5. Newman J. Breastfeeding problems associated with the early introduction of bottles and pacifiers. J Hum Lact 1990; 6(2): 59-68.
  6. Jakobsson I et al Effectiveness of casein hydrolysate feedings in infants with colic. Acta Paediatr 2000; 89, 18–21
  7. Lucassen P et al. Effectiveness of treatments for infantile colic: systematic review. BMJ 2000; 316, 1563–1569
  8. Lehtonen L et al. Intestinal microflora in colicky and non-colicky infants: bacterial cultures and gas liquid chromatography. J Pediatr Gastroenterol Nutr 1994; 19, 310–314<
  9. Savino F et al. Intestinal microflora in breastfed colicky and non-colicky infants. Acta Paediatr 2004; 93, 825–829
  10. Host A. Frequency of Cow’s milk allergy in childhood. Ann Allergy Asthma Immunol 2002; 89 (6 suppl)
  11. Hill DJ et al. Manifestations of milk allergy in infancy: clinical and immunologic findings. J Pediatr 1986; 109: 270-276Evans RW et al. Maternal diet and infantile colic in breast-fed infants. Lancet 1981; 317 (8234):1340-2.
  12. Savino F et al. “Minor” feeding problems during the first months of life: effect of a partially hydrolysed milk formula containing fructo- and galacto-oligosaccharides. Acta Paediatrica Supp 2003; 441: 86-90.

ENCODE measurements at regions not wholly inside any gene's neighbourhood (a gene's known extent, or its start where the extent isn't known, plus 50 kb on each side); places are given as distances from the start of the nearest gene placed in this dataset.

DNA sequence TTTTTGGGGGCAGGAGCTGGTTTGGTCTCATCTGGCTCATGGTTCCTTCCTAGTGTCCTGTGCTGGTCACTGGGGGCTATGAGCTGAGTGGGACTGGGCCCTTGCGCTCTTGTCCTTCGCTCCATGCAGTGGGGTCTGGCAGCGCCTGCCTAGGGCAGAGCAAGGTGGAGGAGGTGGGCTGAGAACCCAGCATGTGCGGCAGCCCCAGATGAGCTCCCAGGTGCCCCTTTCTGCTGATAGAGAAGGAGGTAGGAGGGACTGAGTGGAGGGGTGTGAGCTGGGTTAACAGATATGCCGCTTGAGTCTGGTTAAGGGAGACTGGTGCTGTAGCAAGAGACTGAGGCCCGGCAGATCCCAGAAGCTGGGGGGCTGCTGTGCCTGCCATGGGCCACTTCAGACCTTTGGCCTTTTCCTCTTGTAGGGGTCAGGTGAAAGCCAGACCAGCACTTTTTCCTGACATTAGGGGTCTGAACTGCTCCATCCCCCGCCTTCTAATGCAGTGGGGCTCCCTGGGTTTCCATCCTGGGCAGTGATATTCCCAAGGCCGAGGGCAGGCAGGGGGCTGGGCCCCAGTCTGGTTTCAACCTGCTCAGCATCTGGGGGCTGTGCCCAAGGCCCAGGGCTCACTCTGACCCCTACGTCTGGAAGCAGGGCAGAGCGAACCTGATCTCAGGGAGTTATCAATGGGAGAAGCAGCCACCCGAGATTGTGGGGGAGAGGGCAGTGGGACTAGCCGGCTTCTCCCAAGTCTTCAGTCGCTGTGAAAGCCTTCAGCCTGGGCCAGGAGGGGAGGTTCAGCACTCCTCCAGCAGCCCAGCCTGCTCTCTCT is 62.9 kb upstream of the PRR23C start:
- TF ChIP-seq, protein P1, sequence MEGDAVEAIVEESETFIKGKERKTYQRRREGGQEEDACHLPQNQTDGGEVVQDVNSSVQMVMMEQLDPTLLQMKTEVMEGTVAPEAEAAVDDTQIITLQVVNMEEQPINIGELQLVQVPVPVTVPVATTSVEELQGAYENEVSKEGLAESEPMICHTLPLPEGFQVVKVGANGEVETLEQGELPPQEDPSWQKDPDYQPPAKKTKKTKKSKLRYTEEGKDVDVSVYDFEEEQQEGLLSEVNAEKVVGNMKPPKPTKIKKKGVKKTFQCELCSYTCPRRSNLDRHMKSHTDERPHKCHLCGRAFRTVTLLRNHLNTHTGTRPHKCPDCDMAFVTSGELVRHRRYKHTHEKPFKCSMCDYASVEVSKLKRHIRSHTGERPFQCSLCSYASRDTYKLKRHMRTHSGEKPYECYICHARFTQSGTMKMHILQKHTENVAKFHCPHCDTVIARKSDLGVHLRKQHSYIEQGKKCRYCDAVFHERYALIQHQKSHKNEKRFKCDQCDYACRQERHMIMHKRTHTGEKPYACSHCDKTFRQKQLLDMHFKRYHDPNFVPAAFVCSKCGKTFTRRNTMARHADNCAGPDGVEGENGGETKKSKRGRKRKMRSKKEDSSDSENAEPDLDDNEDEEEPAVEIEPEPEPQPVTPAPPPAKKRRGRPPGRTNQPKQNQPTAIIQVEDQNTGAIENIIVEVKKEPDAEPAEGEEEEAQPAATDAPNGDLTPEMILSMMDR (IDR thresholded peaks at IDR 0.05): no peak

13. Veitl V et al. J Ernahrungsmed 2000; 2: 14-20.
  14. Savino F et al. Reduction of crying episodes owing to infantile colic: A randomized controlled study on the efficacy of a new infant formula. European Journal of Clinical Nutrition 2006; 1-7.
  15. Schmelzle H et al. Randomized double-blind study of the nutritional efficacy and bifidogenicity of a new infant formula containing partially hydrolyzed protein, a high beta-palmitic acid level, and nondigestible oligosaccharides. J Pediatr Gastroenterol Nutr 2003; 36: 343-351.
  16. Food Safety Authority of Ireland 2012. Best Practice for Infant Feeding in Ireland: A guide for healthcare professionals.